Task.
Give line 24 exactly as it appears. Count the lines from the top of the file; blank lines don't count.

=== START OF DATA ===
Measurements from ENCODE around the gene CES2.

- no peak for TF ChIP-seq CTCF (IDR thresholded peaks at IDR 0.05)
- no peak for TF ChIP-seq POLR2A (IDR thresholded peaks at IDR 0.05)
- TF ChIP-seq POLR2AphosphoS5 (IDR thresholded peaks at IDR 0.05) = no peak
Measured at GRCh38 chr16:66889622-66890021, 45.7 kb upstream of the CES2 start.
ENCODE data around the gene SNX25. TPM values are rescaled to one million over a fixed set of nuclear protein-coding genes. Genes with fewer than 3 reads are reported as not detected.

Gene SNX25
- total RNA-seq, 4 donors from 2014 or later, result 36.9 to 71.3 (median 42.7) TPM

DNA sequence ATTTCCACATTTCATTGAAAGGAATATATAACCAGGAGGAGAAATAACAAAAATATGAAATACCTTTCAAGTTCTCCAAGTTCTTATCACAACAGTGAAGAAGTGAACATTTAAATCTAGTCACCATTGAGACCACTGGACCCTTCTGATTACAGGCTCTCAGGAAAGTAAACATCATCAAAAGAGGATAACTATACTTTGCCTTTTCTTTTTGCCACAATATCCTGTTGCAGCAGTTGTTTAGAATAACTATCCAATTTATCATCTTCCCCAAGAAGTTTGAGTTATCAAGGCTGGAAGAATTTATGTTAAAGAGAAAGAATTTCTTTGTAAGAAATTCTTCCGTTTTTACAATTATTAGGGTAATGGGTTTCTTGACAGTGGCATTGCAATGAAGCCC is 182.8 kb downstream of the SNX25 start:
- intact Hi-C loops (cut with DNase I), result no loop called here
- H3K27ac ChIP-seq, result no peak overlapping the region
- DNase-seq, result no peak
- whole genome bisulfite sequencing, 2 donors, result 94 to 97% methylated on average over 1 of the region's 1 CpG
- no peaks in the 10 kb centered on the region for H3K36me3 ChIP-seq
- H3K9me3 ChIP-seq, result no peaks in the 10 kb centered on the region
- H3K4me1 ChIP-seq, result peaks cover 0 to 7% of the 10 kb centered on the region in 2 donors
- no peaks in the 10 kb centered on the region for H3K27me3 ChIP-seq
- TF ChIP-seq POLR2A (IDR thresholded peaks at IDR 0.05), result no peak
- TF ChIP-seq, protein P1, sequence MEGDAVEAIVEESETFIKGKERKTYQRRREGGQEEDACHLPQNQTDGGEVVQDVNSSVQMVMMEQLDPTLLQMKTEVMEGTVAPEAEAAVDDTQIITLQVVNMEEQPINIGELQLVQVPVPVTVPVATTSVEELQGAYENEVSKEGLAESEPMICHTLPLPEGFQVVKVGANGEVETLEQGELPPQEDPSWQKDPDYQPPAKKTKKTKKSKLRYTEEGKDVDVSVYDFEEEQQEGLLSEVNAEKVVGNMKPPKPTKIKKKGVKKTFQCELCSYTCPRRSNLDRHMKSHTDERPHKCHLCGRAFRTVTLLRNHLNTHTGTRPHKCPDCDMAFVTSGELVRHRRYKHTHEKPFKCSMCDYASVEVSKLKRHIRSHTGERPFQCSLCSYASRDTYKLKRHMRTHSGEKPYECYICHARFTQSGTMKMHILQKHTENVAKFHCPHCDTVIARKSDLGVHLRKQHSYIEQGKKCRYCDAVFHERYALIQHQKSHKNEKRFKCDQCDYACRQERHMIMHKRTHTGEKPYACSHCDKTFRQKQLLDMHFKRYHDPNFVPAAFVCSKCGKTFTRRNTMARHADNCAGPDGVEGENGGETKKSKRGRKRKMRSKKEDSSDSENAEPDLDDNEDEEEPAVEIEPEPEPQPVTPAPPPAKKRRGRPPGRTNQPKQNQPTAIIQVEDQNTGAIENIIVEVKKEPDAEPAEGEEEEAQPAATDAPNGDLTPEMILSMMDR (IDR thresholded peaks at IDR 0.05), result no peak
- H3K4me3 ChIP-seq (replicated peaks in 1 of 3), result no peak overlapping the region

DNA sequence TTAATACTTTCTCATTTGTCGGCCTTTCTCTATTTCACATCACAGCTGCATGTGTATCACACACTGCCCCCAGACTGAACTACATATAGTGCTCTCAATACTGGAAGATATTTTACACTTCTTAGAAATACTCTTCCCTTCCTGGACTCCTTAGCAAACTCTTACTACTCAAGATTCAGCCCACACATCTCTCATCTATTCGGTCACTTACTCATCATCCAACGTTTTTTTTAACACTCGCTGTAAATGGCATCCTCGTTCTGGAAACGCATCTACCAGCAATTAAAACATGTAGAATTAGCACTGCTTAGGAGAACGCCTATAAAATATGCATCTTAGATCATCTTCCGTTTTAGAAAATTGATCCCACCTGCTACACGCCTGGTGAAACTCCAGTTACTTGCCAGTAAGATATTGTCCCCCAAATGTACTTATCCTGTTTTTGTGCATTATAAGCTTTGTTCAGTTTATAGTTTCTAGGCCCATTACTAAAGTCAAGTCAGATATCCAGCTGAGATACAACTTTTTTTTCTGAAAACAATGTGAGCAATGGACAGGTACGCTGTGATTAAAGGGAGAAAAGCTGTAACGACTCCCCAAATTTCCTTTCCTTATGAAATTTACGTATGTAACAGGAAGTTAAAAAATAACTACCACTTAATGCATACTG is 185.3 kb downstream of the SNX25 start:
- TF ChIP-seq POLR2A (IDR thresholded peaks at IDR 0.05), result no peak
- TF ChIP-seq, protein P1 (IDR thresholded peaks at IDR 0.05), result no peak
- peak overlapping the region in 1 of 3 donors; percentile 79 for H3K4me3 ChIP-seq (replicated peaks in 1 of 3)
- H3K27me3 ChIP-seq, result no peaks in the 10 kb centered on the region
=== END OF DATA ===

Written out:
- peak overlapping the region in 1 of 3 donors; percentile 79 for H3K4me3 ChIP-seq (replicated peaks in 1 of 3)